Still, the proposal could draw sharp opposition on Capitol Hill, where the last attempt at an immigration overhaul sank in 2007.
Three years later, in the 2010 lame-duck session, legislation that would have provided a path to citizenship for young people who were brought to the country illegally as children fell short of passage in the Senate.
GOP response on Monday was mixed. A number of key Republicans who have opposed similar reform efforts said their concerns have not abated.
Rep. Lamar Smith (R., Texas), who just finished a term as chairman of the House Judiciary Committee, which oversees immigration issues, said that “by granting amnesty, the Senate proposal actually compounds the problem by encouraging more illegal immigration.”
Sen. Ted Cruz (R., Texas) also said he was concerned about the proposed path. “To allow those who came here illegally to be placed on such a path is both inconsistent with rule of law and profoundly unfair to the millions of legal immigrants who waited years, if not decades, to come to America legally,” he said.
Republican Sens. Jeff Sessions of Alabama and and David Vitter of Lousiana, who had helped lead efforts to scuttle immigration legislation in 2007, despite its support from President George W. Bush, came to the Senate floor to say they have deep reservations.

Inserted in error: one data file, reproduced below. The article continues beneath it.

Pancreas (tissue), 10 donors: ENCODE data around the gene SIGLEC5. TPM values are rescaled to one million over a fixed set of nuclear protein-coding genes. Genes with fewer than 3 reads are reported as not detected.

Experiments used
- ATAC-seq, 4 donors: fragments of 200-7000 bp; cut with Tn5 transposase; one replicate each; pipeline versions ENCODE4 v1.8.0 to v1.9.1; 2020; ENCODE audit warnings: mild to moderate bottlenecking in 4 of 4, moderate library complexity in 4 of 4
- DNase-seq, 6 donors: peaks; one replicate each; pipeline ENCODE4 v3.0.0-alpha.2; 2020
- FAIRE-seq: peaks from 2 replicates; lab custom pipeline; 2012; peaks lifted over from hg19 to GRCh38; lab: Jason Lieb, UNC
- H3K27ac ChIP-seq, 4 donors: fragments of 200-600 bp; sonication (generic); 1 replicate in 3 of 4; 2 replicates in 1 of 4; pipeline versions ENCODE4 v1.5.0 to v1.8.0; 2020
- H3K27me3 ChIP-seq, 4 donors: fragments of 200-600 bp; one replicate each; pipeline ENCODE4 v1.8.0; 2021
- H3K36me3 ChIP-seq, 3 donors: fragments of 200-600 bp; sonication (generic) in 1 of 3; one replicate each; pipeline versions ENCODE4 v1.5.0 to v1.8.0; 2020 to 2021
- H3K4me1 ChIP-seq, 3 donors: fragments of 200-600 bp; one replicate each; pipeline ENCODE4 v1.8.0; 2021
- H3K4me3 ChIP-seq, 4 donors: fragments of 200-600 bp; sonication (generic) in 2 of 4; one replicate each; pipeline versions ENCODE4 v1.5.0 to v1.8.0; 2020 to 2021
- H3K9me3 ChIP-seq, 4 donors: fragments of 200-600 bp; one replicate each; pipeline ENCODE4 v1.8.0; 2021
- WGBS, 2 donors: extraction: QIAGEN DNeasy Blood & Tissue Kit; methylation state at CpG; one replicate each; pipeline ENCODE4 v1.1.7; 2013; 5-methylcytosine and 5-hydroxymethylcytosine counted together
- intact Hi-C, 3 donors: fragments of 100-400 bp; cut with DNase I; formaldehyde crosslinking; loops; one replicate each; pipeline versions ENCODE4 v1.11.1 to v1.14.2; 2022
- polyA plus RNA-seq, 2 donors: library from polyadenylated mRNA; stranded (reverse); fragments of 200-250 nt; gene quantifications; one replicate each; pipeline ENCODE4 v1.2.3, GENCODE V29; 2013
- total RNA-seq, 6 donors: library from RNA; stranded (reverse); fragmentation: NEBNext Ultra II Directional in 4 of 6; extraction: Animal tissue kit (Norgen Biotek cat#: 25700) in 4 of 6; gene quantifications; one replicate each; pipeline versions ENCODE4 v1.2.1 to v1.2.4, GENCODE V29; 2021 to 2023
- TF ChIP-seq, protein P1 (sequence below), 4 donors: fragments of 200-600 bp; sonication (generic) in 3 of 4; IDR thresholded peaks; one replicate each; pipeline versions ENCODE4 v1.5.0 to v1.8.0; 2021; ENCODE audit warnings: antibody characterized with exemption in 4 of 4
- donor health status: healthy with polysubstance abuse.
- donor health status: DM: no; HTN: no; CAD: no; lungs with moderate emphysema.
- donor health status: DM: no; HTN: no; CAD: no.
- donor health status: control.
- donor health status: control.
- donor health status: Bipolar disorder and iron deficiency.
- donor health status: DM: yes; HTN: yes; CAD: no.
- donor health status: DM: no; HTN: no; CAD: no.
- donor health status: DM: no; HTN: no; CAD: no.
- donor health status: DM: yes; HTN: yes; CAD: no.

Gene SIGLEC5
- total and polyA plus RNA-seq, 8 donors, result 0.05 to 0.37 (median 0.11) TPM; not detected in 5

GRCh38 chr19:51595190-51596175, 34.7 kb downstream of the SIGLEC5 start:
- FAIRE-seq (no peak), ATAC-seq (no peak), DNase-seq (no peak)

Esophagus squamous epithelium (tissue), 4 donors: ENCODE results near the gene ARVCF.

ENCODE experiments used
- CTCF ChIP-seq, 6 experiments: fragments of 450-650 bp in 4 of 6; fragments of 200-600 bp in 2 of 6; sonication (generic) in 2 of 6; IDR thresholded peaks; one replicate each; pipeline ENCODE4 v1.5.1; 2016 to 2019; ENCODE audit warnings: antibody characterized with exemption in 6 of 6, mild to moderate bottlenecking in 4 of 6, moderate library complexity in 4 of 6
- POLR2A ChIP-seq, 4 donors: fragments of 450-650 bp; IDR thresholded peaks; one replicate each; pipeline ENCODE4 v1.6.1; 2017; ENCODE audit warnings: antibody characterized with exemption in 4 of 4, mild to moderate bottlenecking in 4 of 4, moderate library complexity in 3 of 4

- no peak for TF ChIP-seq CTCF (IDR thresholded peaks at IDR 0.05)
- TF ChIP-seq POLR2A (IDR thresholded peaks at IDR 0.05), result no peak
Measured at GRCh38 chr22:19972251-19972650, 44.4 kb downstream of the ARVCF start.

Republican leaders greeted the proposal with more encouragement.
Mr. Boehner, who has said that Congress must deal with immigration this year, said he looked forward to reviewing it.
Senate Minority Leader Mitch McConnell (R., Ky.) praised the group for its “hard work” and called for an open Senate process to review any legislation that results.
The dramatic reversal in Republican opinion can be traced to November’s presidential vote, in which Mr. Obama won the support of seven in 10 Latino voters, according to exit polls.
“Elections,” Mr. McCain said Monday, explaining what had changed in his party. “The Republican Party is losing the support of our Hispanic citizens. And we realize there are many issues in which we think we are in agreement with our Hispanic citizens, but this is a pre-eminent issue with those citizens.”
The framework drew praise from the U.S. Chamber of Commerce, a key business lobby, and the AFL-CIO union.
A coalition of immigration advocates announced plans Monday for a major rally in support of comprehensive reform April 10 in Washington, an event designed to “put a face” on the nation’s 11 million illegal immigrants.
A year after Border Patrol apprehensions of illegal border crossers fell to the lowest levels in nearly 40 years agents have seen a slight increase in arrests, according to Border Patrol arrest data obtained by The Associated Press. In the budget year that ended in September, agents arrested 356,873 would-be crossers along the Mexican border. In fiscal year 2011, agents along the Mexican border made 327,577 arrests.